Otterberg, Germany

Now it was time to visit Otterberg, Germany again.  I love this town where our ancestors lived in the early 1700’s.  This was Sarah’s first chance to see the area, and though their Christmas market was over it still was beautifully decorated inside the church.

I wonder if our ancestors gazed upon the same rose window?

Did they use these same decorative door handles?

Or touch this podium?

Hans Nicolaus Kuntz was the almoner of the village in 1703; did he stand in front of the congregation (like I do) and ask people to donate to the needs of children in poverty?

Surely they used this well to collect water before embarking on the long migration to Ireland in 1709, due to their own hardship when Austrian troops came through and overtook their home.

Surely they walked these same streets and were happy to see familiar buildings when they returned from Ireland in 1718.

How thrilled they must have been to see the church again, only to bid farewell to it for the last time when they immigrated to the New World in 1735.

Some beautiful carvings remain behind; perhaps these tell the stories of these brave, strong people.



Baden-Baden, Germany

The next stop on our tour of Christmas markets last year was Baden-Baden, Germany.  This was a really special market place.

Just beyond the market was a unique display of artwork that was gorgeous.

Once again, the food got our attention, but not only the food, the restaurant itself.  It was an enclosed porch of a beautiful hotel, but cold enough that they provided blankets at each chair.  So nice and cozy with warm cider!

Really yummy!

The breakfast buffet was fantastic too.


Colmar, France

Our second stop in search of Christmas markets last year was at Colmar, France.  This was in a beautiful part of the city called “La Petite Venise,” and you can see why with all the canals.

There were plenty of holiday decorations all around.

There was even a carnival with a fun roller coaster with “seats” in the shape of horses (and yes, they rocked back and forth as they went around the track).

Once again, the food was outstanding.

The markets had thousands of fun items to see.

There were many nativities all around too.

These faces carved into the entryway of the old cathedral were fascinating to me.

We will never forget beautiful Colmar!


Strasbourg, France

Here are more photos from Strasbourg last year during the after-Christmas markets.  Everything was decorated so beautifully.

Of course, the food is always good in France.

I called this “the sink that wasn’t a sink.”  

Christmas Markets

A year ago Sarah and I went to Europe to see the Christmas markets.  We loved it and would definitely recommend it as a unique holiday adventure.  We went between Christmas and New Year’s Day.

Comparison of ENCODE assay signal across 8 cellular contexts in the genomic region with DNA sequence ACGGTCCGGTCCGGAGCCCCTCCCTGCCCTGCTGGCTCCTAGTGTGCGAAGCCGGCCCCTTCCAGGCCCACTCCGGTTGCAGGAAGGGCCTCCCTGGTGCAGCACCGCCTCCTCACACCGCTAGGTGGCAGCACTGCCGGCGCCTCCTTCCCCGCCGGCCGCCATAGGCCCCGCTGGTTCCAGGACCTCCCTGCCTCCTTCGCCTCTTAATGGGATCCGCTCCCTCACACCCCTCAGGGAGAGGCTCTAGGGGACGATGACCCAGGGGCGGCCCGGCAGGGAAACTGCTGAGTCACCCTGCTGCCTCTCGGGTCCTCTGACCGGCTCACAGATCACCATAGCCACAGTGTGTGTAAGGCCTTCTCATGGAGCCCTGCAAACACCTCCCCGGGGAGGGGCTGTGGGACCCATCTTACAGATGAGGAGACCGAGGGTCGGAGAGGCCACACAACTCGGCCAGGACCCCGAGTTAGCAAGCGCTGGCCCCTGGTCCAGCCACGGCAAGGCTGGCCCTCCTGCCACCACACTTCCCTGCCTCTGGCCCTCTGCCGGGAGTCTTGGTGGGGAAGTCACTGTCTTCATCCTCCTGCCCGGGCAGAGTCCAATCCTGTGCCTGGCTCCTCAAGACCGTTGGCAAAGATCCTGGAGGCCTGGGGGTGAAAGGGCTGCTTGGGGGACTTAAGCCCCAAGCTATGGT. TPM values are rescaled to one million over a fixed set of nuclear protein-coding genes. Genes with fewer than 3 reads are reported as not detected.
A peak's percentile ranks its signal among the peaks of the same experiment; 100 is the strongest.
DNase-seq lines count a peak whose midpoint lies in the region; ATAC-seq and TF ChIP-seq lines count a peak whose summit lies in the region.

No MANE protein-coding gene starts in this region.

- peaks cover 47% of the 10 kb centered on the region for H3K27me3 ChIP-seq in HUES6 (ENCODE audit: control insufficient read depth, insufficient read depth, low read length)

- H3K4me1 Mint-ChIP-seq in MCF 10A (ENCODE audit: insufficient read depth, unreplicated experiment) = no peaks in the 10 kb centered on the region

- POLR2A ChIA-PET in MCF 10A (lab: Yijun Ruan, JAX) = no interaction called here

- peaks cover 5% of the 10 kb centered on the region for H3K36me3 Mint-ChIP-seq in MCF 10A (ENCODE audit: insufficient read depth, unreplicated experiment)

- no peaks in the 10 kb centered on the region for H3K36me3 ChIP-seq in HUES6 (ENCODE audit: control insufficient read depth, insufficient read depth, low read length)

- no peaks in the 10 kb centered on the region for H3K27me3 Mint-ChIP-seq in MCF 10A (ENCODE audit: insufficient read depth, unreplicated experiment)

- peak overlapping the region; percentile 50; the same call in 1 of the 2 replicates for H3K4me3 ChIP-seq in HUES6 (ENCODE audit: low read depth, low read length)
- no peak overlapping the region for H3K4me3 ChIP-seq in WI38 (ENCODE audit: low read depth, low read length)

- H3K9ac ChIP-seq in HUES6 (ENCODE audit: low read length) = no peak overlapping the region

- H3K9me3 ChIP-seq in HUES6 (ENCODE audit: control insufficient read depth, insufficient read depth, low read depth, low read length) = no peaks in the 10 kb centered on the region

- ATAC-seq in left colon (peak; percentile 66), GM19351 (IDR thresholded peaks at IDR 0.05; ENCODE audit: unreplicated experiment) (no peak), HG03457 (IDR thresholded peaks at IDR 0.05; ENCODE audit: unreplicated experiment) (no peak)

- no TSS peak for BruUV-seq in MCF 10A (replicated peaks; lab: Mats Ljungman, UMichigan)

We landed in Frankfurt, Germany, rented a car, and headed to Strasbourg, France for the night.  It was wonderful to see all the huge decorations.

We loved this pretty village scene in the middle of the park.

This was only the start of a great adventure.




Smile at Pain

Finally, for the use of my Word of the Year in this week’s blog posts, I have several quotes using the word “cast” from various authors:

O Love Divine, that stooped to share our sharpest pain, our bitterest tear; on you we cast each earth-born care, we smile at pain when you are near.  — Oliver W. Holmes

Cast thy burden upon the Lord, only lean upon His Word; Thou wilt soon have cause to bless His unchanging faithfulness.  — Anonymous

Cast your burden on him in the same way that the ship in a storm casts her burden upon the anchor; which holds on to its sure fixing place.  — J. M. Neale

I feel ashamed as I send forth these very defective teachings; I can only cast them on the love of my fellow Christians, and of our God.  May He use them to draw us all to Himself, to learn in practice and experience the blessed art of waiting only upon God.  — Andrew Murray

Through the mystery of the atonement, that soul that avails itself of that atonement–the soul that throws (casts) itself out on that atonement–for that soul the moral situation has changed.  God has not changed, but the sinner’s moral situation has changed.  –A. W. Tozer


New Quilt

This is the quilt I’m currently working on.  It’s called a “New York Beauty,” and I’ve really enjoyed it.  The technique is called paper piecing; I’ve used it before and love the process.  This particular quilt pattern came originally from Karen Stone.  Mine has a long way to go, but I’ll show some of the progress here to give a sneak peek.  Don’t expect the finished work for weeks or months to come!  I’ll have quite a bit of hand sewing to do once I finish the blocks, as I’ve been quilting them along the way.  You can see several New York Beauty samples on pinterest here.